3. What if you’re wrong? And there is a heaven? And there is a HELL!

SeewhatImean? This is just Pascal’s Wager, which is not only not compelling at all, but also not a reason to be afraid of Christianity’s various threats or to believe in its claims.

“There’s no evidence for any afterlife at all, so I’m not worried about it,” is not the answer they are looking for.

4. Without God, where do you get your morality from?

This is one of those “harrumph guffaw, those poor ole atheists have NO MORALITY!” questions. The people writing this question clearly believe that their morality “comes from” their god, which is patently untrue. Christians–like the ones running this “news” site–are immoral in the extreme, often, and whenever it serves their purposes, often violating the very terms of morality they think atheists lack and which they claim as their own unique monopoly.

Unfortunately, this question comes from many decades’ worth of demonization of atheists to make non-belief sound more scary and threatening than it really is. Many Christians are actively afraid that if they leave their religion, they will suddenly and immediately lose all sense of morality. The reality is, their morals come from another source than they think it does, a source that transcends Christianity and all other religions, so if they deconvert, they will still be moral people and possibly become even more moral than they were as Christians (as I discovered in my own life!) because now they won’t need to “lie for Jesus” or exaggerate or omit anything to make the religion seem more compelling to non-believers.

Here’s a great writeup of where morals actually come from and what morals guide many atheists (not all–many are just as immoral as Christians tend to be, unfortunately). Here’s a great post about applied ethics (often conflated with general morality, I think) that my friend Dan Fincke wrote a while ago. And here’s one from Neil that you might like.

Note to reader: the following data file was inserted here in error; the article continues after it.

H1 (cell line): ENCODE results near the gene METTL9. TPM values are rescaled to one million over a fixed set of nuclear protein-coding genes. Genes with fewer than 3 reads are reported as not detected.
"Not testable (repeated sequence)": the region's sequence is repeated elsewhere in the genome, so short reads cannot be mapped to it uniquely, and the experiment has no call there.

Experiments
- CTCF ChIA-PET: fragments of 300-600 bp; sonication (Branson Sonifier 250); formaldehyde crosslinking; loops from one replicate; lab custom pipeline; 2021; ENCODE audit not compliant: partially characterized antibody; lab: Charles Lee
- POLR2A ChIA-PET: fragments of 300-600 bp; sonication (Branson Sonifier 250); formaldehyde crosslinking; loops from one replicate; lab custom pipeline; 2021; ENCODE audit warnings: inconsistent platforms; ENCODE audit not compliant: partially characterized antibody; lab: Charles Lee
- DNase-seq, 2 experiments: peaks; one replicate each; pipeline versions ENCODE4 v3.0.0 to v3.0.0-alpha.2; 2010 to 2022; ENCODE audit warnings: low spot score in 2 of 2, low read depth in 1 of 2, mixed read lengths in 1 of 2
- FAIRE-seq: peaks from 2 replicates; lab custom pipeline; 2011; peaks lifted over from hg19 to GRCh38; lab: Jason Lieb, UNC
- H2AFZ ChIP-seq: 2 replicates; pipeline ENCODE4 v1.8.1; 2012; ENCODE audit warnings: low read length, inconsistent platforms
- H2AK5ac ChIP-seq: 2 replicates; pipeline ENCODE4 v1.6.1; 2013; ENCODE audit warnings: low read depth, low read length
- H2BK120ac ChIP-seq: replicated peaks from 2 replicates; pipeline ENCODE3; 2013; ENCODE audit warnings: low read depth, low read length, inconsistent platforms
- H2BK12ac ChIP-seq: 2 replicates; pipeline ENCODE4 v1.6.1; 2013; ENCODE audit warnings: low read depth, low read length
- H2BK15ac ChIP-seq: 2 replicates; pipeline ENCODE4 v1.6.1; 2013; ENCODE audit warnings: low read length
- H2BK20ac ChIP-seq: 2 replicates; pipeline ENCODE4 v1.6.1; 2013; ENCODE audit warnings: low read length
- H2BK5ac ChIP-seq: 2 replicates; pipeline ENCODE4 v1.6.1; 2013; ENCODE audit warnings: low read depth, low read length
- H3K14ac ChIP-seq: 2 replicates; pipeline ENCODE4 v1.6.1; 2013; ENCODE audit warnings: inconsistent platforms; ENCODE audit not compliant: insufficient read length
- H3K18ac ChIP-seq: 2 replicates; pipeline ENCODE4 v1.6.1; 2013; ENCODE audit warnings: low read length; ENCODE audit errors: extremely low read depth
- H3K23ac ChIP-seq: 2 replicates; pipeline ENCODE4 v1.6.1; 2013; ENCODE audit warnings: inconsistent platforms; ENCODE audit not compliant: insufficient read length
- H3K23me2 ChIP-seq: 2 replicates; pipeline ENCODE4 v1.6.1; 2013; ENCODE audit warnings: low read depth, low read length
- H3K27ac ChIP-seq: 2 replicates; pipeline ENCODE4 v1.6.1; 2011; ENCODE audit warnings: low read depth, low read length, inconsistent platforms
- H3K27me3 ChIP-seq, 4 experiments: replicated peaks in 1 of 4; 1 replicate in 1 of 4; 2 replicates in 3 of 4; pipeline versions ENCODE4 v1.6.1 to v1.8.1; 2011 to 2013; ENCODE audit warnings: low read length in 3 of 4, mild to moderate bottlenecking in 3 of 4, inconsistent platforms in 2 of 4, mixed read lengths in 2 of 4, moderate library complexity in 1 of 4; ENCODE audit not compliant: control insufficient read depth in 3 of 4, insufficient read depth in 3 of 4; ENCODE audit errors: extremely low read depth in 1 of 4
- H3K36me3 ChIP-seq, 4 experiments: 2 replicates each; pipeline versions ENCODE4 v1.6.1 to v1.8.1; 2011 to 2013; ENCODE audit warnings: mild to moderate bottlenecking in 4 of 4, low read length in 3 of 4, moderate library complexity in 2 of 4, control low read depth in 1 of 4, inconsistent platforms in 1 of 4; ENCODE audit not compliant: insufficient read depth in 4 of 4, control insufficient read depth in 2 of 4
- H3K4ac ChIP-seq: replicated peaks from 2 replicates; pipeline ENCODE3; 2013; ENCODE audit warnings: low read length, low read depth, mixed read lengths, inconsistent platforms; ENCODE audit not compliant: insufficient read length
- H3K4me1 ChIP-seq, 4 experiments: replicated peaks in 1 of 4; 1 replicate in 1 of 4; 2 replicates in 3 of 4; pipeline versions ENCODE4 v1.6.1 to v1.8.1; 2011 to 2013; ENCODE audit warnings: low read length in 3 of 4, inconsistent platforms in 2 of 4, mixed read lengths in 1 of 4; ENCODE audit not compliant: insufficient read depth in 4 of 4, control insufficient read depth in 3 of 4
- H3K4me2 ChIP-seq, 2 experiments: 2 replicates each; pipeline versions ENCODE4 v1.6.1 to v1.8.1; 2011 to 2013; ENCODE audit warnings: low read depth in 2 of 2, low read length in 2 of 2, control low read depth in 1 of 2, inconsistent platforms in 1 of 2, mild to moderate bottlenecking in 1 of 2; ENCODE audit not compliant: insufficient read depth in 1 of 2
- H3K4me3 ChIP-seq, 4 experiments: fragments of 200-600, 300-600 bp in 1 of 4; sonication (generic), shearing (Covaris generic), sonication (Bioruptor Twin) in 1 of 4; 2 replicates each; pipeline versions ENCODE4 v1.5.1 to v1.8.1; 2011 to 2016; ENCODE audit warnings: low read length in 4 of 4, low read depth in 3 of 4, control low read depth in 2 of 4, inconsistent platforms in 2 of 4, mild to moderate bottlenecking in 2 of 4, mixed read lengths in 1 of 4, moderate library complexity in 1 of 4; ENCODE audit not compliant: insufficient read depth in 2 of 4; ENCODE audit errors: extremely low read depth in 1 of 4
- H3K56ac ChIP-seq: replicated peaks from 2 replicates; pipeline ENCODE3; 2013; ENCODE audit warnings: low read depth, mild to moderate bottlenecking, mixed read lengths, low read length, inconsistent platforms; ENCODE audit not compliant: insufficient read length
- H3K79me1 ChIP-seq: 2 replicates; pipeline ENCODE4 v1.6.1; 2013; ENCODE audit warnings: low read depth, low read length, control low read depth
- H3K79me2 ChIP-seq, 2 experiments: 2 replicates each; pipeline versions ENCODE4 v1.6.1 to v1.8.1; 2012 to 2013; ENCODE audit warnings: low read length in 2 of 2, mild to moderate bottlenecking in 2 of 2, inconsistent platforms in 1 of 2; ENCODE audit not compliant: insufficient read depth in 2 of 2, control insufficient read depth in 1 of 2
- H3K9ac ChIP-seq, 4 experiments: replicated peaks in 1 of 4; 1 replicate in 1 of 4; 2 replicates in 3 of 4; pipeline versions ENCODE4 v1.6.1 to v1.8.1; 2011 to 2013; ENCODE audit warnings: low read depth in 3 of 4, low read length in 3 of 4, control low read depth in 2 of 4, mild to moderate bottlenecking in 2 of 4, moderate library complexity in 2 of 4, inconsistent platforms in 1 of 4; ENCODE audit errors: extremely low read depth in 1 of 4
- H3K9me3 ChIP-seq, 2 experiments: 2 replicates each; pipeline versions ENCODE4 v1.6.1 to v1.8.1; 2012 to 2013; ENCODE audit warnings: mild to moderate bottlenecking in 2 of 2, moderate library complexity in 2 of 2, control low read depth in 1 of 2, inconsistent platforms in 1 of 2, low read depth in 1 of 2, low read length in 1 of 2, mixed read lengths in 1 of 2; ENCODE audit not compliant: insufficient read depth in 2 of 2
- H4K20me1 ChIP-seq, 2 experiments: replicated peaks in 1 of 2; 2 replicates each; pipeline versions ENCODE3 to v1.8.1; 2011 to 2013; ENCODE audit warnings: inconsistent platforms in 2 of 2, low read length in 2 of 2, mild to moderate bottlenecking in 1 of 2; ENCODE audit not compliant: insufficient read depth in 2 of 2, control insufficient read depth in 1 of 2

The short answer is, “the same place Christians do, but that place isn’t the Christian god because nobody has evidence for that god so Christians are just guessing about what he wants them to do,” but the long answer is, well, not something they’re going to like. They want a catchy sound bite like “from evolution!” that they can argue with.

I don’t think it’s a really good idea to get into an argument about morality with people who don’t actually understand what morality is, and besides, even if morality did come from Christian teachings, that’s not actually a reason to believe in Christians’ supernatural claims.

Are you starting to notice, friends, that you can tell a lot about someone by the questions they think will stymie their opponents?

5. If there is no God, can we do what we want? Are we free to murder and rape? While good deeds are unrewarded?

This is an “argument from consequences,” which our old friend Seth (and despite my blistering reply to his blog post, I do think of him as a friend in the blogosphere–the response was to his post, which is a public persona, not him personally) innocently used in a recent response post he wrote regarding my previous post. It’s an incredibly common argument in Christianity, one of believers’ very, very favorites out of a whole host of “argument from X” tactics they commonly use against both their own tribemates and those outside the tribe.